Before the 2017 and 2018 seasons, a series of consecutive quiet seasons in the North Atlantic (2012–2015) coupled to the weakening of a well-known AMO index into negative values, led some scientists to consider that the Atlantic had moved out of the active era that began in the mid-1990s, and into an inactive phase. The implication of this theory is that one could expect an inactive Atlantic Basin for a couple of decades to come.
However, the 2012–2015 inactive years were followed by a relatively active 2016 Atlantic hurricane season, the extremely active 2017 and finally the 2018 hurricane season. This behavior re-opened the debate about the current state of the Atlantic and resulted in more research being carried out on drivers of hurricane activity.
The RMS approach to deal with this scientific uncertainty is embedded in the methodology of the MTRs. The MTR framework is comprised of 13 statistical models, each of which reflects a different theory of what drives Atlantic hurricane activity. When the different models predict different phases of activity, that yields a wider range of possible impacts on landfalling hurricane frequency. Similarly, when the models are in agreement on the state of the basin, there tends to be a tighter range on resulting event rates. RMS creates the MTR forecast for the next five years using a weighted blend of these statistical models.
How Does the New Data from Recent Seasons Impact the Latest MTR Forecast?
Adding the 2017 and 2018 seasons for the Version 18.1 MTR forecast yielded no fundamental changes to the underlying assumptions on the state of the Atlantic, but it did drive changes to hurricane landfall rates for certain intensity categories. The most noticeable change is seen in the Category 3–5 storms forecast, which exhibits small increases across the U.S. as a whole, driven by the large number of Category 3-5 events and subsequent landfalls during the 2017-2018 seasons.
There are several reasons why incorporating the last two seasons of data did not trigger a bigger change in MTRs. Firstly, the MTR view forecasts the average activity in the next five years. Such a view reflects multidecadal trends that lead to periods of above- or below-average activity, rather than shorter seasonal fluctuations. It makes sense that the activity in the Atlantic, which is modulated by multidecadal variability, can only change after several seasons have shown a similar pattern. In this regard, the most intense storms play a dominant role and 2017 was indeed an extreme season, but 2018 less so. Thus, these two seasons did not have a bigger impact on the forecast.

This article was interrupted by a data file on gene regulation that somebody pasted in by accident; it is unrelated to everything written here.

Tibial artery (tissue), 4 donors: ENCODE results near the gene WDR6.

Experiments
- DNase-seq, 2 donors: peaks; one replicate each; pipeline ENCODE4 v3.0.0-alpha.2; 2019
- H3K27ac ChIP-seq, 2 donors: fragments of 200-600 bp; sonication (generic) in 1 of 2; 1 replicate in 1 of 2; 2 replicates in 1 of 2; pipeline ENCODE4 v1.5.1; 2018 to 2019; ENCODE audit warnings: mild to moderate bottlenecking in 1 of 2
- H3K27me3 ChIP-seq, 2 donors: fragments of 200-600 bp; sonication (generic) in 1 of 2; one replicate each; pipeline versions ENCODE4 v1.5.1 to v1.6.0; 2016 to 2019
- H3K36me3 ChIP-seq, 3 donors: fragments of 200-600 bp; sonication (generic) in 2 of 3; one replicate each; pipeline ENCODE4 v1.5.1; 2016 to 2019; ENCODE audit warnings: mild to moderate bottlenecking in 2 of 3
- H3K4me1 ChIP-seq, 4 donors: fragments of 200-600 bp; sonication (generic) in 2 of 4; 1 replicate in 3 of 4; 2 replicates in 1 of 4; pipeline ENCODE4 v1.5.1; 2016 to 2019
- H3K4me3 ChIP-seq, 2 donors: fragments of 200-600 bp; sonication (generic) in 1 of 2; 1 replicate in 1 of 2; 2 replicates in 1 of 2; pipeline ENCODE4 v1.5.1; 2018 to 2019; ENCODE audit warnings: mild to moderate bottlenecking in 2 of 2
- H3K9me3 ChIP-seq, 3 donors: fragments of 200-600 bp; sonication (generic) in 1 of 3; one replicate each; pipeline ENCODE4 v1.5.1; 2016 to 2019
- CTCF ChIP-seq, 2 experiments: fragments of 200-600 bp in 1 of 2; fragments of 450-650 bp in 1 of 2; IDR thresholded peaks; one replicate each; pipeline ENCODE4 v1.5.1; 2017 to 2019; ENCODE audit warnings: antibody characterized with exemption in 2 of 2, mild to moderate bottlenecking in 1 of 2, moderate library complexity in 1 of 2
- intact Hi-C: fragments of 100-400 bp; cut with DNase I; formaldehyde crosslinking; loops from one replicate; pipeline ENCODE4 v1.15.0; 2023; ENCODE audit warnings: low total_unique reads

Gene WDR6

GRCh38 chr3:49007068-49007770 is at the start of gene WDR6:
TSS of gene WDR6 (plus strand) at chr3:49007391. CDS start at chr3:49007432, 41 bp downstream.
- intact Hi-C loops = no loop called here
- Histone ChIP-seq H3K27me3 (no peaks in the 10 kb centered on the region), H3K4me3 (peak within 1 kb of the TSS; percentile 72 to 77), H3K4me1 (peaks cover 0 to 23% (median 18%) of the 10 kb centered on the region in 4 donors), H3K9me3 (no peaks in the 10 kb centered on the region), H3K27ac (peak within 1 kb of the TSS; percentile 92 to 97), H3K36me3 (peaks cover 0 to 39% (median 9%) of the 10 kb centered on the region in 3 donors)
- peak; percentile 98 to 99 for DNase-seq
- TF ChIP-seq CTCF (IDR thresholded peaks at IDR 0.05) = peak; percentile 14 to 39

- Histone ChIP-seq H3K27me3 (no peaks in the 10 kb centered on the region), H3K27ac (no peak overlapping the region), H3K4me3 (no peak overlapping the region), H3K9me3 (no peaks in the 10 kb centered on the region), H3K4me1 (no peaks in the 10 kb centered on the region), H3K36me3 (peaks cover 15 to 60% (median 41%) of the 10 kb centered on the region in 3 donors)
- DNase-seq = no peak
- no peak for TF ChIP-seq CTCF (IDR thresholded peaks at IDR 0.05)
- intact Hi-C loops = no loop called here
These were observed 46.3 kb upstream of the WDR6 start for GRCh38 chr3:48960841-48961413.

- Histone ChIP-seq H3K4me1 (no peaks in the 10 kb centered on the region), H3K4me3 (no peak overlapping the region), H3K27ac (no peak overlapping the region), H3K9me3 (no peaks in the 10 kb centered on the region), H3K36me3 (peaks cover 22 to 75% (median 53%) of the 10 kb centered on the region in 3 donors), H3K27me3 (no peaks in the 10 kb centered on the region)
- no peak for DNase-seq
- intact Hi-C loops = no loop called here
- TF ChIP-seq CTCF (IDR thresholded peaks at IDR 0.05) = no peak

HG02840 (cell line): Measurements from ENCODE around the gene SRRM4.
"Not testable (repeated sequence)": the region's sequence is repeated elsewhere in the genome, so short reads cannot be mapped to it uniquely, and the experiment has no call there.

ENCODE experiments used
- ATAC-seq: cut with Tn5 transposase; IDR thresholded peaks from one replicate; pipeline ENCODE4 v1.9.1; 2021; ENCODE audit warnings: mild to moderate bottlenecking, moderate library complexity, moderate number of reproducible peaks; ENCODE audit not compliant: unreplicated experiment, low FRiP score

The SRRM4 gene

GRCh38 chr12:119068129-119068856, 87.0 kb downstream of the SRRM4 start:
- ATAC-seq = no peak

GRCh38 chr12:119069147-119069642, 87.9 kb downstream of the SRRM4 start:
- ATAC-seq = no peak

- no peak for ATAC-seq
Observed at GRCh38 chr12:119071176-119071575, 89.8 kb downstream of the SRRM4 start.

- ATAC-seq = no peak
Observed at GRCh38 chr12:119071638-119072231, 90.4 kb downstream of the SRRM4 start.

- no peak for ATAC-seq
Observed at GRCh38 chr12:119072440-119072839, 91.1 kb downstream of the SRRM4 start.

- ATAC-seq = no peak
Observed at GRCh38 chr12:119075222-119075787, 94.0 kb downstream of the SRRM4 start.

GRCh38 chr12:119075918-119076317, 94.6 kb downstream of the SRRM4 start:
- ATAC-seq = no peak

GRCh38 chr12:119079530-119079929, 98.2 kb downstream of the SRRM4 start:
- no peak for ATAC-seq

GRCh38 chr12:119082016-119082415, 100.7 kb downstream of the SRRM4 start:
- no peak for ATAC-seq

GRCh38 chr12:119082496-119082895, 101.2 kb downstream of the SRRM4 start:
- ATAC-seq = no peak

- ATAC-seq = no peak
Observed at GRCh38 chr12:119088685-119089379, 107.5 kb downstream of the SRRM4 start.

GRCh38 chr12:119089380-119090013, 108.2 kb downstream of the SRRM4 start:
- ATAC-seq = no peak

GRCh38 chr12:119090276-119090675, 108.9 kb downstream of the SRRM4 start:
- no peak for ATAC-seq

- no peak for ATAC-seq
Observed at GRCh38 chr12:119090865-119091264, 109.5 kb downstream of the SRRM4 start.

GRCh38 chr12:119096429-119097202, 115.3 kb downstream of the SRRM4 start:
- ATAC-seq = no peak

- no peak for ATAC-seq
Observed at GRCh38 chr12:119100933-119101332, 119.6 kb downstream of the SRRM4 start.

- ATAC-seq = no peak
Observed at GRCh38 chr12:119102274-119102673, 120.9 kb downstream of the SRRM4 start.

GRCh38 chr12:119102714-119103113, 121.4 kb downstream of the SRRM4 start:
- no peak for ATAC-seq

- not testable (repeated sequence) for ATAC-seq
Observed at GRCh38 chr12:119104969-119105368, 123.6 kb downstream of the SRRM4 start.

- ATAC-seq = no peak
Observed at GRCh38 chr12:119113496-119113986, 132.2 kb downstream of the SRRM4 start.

Another factor that influences the size effect of the last two seasons is the uncertainty regarding any newly found changes of activity. Picking up changes at the end of a record is very uncertain. Typically, we expect several years before a signal can be significant and validated with observations. Therefore, we lack data to contextualize a year like 2017, which stands out as an extreme season compared to the longer historical record.
Still, it’s worth noting that the 2017-2018 seasons broke several records and caused a substantial amount of insured losses. As a result, new questions have arisen around climate change and the role it may be playing on hurricane activity today, as opposed to the long-term future. While it is still early days for a consensus in the scientific view, or for robust signals to arise from a relatively short historical record, several new lines of research have renewed focus on the potential impact of climate change on hurricane risk in the Atlantic.
If a few years ago, scientific interest was more focused on the impacts of multidecadal variability on hurricane activity, the recent hurricane seasons like 2017-2018 could mark the beginning of new lines of research that increasingly focus on climate change as a mechanism modulating hurricane risk, and more importantly, quantifying those impacts in a way that is applicable to the (re)insurance space.